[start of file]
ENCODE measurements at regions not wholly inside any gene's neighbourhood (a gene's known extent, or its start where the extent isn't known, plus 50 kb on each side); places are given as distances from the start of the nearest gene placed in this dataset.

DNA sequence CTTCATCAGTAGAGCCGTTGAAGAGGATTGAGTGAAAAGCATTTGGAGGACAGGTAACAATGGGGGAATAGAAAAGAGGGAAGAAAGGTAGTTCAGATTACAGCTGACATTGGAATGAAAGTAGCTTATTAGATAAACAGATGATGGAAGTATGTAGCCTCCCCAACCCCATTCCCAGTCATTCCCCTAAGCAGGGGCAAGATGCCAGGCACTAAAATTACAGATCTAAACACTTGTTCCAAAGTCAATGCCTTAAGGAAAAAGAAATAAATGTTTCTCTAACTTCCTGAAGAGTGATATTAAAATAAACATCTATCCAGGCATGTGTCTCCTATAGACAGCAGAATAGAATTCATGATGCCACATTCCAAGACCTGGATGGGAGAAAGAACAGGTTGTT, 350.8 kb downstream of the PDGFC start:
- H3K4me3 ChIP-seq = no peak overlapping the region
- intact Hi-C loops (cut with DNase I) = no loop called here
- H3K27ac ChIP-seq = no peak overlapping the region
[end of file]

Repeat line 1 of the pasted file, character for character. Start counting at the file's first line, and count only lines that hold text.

ENCODE measurements at regions not wholly inside any gene's neighbourhood (a gene's known extent, or its start where the extent isn't known, plus 50 kb on each side); places are given as distances from the start of the nearest gene placed in this dataset.